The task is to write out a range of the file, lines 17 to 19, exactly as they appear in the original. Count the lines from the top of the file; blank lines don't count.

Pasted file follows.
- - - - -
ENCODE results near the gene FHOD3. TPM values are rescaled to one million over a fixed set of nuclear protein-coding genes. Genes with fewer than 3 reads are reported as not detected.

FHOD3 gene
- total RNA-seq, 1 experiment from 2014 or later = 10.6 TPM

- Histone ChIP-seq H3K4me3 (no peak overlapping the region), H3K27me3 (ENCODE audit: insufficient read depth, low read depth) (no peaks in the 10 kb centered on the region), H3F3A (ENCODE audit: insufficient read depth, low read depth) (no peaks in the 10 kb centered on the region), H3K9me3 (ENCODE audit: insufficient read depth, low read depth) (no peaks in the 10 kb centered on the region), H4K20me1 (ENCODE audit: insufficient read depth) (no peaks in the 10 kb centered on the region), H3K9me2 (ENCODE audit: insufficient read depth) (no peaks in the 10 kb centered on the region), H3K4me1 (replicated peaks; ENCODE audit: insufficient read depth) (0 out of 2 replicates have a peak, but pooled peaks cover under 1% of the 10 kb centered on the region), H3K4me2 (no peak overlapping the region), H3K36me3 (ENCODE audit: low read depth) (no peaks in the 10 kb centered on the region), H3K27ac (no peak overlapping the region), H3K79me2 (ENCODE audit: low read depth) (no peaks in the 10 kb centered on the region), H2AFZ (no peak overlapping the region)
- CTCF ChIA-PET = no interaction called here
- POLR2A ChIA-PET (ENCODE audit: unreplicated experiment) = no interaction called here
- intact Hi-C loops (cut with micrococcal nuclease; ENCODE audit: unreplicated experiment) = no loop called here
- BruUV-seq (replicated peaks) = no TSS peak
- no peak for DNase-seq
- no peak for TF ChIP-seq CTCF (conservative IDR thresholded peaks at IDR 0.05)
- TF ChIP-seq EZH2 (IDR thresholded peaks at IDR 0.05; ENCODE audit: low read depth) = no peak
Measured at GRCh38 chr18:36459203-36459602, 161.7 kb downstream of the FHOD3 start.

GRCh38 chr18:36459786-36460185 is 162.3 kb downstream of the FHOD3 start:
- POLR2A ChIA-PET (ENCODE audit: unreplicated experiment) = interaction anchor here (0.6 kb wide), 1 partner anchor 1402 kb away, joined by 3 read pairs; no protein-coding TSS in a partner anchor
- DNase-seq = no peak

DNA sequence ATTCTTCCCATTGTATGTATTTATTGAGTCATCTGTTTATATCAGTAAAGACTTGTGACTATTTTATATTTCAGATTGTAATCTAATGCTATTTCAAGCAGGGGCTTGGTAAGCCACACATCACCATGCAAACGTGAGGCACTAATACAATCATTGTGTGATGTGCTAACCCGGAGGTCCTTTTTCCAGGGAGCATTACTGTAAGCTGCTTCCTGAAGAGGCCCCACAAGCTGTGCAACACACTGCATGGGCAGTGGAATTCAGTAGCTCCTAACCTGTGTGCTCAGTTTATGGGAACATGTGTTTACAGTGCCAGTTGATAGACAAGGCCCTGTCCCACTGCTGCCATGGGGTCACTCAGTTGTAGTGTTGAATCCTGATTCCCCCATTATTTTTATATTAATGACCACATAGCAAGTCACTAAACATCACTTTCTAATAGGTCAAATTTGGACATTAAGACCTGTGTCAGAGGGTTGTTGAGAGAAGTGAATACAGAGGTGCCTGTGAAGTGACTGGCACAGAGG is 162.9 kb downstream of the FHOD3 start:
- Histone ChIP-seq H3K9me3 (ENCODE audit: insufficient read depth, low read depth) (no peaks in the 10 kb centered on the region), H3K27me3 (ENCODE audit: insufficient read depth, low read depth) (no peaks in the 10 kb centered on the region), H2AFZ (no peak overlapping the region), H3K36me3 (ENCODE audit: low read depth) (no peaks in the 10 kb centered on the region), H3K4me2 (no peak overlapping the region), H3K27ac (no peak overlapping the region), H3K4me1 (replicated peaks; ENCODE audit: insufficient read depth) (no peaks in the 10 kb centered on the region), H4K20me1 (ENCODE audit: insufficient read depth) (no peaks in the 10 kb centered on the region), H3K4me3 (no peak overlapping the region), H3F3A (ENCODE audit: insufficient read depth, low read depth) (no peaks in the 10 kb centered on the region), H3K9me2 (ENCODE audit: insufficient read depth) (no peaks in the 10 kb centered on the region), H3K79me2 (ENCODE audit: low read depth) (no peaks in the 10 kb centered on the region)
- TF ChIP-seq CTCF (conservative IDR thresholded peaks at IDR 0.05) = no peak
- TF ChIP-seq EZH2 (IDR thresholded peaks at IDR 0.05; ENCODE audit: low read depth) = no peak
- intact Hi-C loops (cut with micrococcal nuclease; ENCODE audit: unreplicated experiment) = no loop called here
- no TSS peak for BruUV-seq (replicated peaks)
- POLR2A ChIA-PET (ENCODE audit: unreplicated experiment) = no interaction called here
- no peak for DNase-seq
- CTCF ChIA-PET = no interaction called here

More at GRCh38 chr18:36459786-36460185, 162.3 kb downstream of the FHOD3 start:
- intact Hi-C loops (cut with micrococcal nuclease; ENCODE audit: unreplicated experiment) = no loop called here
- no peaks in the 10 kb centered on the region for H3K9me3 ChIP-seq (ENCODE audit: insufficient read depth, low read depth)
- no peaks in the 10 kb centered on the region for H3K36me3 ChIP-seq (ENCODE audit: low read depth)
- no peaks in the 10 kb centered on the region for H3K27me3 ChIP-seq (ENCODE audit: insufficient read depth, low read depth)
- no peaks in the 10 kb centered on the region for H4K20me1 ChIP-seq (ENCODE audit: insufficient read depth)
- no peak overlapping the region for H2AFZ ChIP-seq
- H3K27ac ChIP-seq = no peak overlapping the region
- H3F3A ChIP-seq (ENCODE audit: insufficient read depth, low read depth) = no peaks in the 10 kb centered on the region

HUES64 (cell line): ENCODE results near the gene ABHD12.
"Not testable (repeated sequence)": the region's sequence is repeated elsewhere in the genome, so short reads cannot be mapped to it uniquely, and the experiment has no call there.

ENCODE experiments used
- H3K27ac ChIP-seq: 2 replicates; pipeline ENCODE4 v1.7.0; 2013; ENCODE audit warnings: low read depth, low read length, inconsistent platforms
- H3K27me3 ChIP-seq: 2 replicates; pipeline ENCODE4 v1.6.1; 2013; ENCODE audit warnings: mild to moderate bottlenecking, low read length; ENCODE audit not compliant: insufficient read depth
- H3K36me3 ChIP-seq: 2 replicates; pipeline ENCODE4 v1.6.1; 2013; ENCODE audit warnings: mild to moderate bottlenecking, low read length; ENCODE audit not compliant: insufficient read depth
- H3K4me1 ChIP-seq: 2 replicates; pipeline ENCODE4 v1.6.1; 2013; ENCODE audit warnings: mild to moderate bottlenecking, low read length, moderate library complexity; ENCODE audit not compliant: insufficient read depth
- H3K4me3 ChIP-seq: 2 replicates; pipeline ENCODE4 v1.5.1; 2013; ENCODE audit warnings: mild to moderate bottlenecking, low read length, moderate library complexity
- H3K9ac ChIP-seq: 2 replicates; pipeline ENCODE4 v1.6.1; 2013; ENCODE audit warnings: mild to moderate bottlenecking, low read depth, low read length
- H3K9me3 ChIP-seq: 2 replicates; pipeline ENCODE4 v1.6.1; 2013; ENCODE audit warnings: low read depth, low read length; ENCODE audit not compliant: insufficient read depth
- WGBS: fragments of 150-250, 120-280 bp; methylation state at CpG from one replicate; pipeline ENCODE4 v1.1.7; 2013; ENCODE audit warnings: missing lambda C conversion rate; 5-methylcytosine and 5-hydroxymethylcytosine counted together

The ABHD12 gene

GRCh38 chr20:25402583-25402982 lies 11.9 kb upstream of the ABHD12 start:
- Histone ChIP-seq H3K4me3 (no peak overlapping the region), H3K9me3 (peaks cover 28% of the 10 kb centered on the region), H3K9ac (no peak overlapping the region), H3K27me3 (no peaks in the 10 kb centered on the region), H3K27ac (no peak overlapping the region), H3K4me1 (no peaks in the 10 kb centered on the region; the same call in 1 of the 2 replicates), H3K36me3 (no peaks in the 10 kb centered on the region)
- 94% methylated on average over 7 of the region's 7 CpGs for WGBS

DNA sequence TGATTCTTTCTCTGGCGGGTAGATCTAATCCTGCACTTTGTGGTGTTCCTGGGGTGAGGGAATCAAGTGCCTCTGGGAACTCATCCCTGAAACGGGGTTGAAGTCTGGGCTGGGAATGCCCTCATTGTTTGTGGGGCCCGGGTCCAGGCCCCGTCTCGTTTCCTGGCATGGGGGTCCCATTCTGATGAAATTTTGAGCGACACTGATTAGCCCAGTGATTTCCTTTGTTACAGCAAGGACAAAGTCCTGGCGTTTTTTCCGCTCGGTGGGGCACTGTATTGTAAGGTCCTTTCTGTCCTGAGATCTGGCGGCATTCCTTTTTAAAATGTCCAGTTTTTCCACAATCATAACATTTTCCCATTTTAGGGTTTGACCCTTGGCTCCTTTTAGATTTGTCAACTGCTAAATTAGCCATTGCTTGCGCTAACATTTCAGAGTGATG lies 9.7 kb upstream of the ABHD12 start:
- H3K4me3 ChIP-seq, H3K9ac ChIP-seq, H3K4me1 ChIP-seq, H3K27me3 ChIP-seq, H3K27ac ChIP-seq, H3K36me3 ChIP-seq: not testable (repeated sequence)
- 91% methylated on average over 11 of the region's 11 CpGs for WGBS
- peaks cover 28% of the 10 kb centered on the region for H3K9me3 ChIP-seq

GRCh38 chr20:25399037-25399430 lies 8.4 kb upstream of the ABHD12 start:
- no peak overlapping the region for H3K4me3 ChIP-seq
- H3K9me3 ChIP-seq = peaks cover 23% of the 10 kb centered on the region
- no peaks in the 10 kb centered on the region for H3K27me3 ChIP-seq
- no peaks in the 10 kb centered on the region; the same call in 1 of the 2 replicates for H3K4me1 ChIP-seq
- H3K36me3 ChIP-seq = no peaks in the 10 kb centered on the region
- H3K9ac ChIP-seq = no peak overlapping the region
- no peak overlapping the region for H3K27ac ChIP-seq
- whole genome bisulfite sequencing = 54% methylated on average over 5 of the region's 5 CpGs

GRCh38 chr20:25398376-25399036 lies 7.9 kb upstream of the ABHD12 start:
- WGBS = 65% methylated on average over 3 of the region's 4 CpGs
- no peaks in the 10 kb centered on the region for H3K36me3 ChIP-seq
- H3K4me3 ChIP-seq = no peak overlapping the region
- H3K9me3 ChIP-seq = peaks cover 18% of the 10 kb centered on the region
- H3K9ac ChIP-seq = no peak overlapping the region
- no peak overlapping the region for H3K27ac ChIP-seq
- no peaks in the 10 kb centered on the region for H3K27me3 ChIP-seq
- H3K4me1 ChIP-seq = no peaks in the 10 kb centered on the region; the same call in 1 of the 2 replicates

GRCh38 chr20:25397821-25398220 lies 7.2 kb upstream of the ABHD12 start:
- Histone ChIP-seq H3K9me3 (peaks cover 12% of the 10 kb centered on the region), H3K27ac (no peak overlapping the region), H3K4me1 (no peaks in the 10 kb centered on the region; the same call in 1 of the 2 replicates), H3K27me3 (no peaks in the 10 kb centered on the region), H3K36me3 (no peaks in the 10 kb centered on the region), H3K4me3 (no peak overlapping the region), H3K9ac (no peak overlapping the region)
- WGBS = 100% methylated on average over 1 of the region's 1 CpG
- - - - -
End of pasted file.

- Histone ChIP-seq H3K9me3 (ENCODE audit: insufficient read depth, low read depth) (no peaks in the 10 kb centered on the region), H3K27me3 (ENCODE audit: insufficient read depth, low read depth) (no peaks in the 10 kb centered on the region), H2AFZ (no peak overlapping the region), H3K36me3 (ENCODE audit: low read depth) (no peaks in the 10 kb centered on the region), H3K4me2 (no peak overlapping the region), H3K27ac (no peak overlapping the region), H3K4me1 (replicated peaks; ENCODE audit: insufficient read depth) (no peaks in the 10 kb centered on the region), H4K20me1 (ENCODE audit: insufficient read depth) (no peaks in the 10 kb centered on the region), H3K4me3 (no peak overlapping the region), H3F3A (ENCODE audit: insufficient read depth, low read depth) (no peaks in the 10 kb centered on the region), H3K9me2 (ENCODE audit: insufficient read depth) (no peaks in the 10 kb centered on the region), H3K79me2 (ENCODE audit: low read depth) (no peaks in the 10 kb centered on the region)
- TF ChIP-seq CTCF (conservative IDR thresholded peaks at IDR 0.05) = no peak
- TF ChIP-seq EZH2 (IDR thresholded peaks at IDR 0.05; ENCODE audit: low read depth) = no peak